…and I wonder if anything had surprised you from you know seeing things from the developer viewpoint because it is, I assume, a slightly different perspective from the one that you normally see.

Sadie Morgan

Yes I’ve really enjoyed actually it has been a really good experience and I think that when you’re in the profession as long as I’ve been it’s very important to be able to understand everybody’s point of view you know as architects you’re always rolling your eyes, you know oh they won’t let you do X or Y or you know and when you begin to see the complexities and the difficulties actually of developing then I think you can work much better and more closely in the long run and you know You and I are an incredible company they have really strong values, they’re very keen to do things better and it’s difficult even when you have such a strong ethos and you have such strong beliefs you have to manage those with a sort of commercial outcome and if you’re a listed company then you have shareholders to take care of but like me they believe that if you do things well and you’re passionate about it you will make places and spaces where people want to live.  So I genuinely believe they have an incredible kind of opportunity and yes you’re right it has been very interesting to see the whole picture but my sense again is that if you all want the same thing you may be coming from it at different angles or with different perspectives or different agendas but actually you are all travelling in the same direction and that to me is what is so exciting about it.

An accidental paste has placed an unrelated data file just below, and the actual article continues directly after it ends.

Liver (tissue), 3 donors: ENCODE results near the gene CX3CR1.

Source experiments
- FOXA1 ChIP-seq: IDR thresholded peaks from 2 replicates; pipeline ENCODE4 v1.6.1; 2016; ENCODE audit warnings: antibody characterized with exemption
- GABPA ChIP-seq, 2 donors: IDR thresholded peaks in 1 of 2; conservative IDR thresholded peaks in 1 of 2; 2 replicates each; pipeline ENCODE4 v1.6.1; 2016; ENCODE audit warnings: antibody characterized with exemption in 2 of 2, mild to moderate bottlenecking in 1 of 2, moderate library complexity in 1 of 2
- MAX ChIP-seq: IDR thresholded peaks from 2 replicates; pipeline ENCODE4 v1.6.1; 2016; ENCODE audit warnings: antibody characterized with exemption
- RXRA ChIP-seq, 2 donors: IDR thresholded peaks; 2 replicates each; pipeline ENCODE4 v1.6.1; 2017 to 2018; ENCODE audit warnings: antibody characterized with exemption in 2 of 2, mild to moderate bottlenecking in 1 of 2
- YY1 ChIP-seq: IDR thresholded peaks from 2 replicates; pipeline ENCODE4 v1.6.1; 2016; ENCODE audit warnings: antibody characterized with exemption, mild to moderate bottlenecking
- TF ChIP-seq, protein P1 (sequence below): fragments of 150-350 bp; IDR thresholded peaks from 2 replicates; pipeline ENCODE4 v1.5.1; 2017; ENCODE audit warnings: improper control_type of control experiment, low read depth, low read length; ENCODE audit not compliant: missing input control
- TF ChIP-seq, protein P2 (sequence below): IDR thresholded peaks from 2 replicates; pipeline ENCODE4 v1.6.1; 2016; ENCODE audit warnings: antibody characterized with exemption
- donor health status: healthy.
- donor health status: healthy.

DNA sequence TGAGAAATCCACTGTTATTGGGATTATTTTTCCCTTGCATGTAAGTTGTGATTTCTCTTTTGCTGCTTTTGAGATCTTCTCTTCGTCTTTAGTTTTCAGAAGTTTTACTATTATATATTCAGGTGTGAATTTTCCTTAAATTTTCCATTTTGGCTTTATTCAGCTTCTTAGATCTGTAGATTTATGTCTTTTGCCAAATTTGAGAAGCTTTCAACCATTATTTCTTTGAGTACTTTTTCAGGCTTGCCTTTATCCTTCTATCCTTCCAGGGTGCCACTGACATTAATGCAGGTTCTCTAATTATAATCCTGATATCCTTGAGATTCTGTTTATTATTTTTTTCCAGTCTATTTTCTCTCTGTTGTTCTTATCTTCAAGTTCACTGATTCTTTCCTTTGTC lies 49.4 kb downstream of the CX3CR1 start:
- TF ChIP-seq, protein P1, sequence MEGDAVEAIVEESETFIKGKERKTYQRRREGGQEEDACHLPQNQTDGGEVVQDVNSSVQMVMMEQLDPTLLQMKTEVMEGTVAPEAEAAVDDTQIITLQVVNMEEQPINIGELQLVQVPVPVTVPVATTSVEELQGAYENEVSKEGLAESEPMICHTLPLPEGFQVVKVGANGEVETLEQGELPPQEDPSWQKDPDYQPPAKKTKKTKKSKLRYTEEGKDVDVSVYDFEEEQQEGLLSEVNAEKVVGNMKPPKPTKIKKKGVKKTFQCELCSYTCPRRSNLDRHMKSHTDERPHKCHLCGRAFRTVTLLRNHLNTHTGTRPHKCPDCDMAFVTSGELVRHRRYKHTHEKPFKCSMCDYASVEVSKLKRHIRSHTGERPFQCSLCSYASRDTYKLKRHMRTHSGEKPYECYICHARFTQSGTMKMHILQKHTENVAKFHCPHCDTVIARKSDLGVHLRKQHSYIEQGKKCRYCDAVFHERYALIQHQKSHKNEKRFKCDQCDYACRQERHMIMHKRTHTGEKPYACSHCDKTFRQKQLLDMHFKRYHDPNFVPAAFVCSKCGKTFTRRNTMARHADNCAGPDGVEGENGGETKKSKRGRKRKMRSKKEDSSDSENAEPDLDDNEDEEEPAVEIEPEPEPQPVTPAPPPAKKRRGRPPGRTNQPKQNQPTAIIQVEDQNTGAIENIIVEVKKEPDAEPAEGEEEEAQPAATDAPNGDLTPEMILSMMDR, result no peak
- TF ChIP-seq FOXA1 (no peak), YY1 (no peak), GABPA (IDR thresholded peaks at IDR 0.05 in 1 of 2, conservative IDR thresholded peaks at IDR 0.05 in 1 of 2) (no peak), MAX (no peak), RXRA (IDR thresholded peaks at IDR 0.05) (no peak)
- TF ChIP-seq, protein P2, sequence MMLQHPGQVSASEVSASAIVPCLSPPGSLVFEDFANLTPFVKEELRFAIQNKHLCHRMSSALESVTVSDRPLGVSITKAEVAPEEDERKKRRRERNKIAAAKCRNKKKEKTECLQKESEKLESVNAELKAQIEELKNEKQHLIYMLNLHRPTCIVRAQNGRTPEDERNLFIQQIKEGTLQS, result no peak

Susan Freeman

Yes and I’m a great fan of You and I, Richard Upton the Development Director was a guest on the podcast in fact just before lockdown and it was really interesting to hear about you know his vision and the way he collaborates with Local Authorities so I understand what you’re saying. So, Sadie you are very much an industry role model, you have a string of awards including the Sterling Prize, you’ve an OBE for services to the advocacy of design in the built environment.  Last year you were the first winner of Building Designs New Female Architectural Leader Award and I was just wondering whether along the way you have encountered any prejudice as a woman or whether it goes the other way and it’s been an advantage.

Sadie Morgan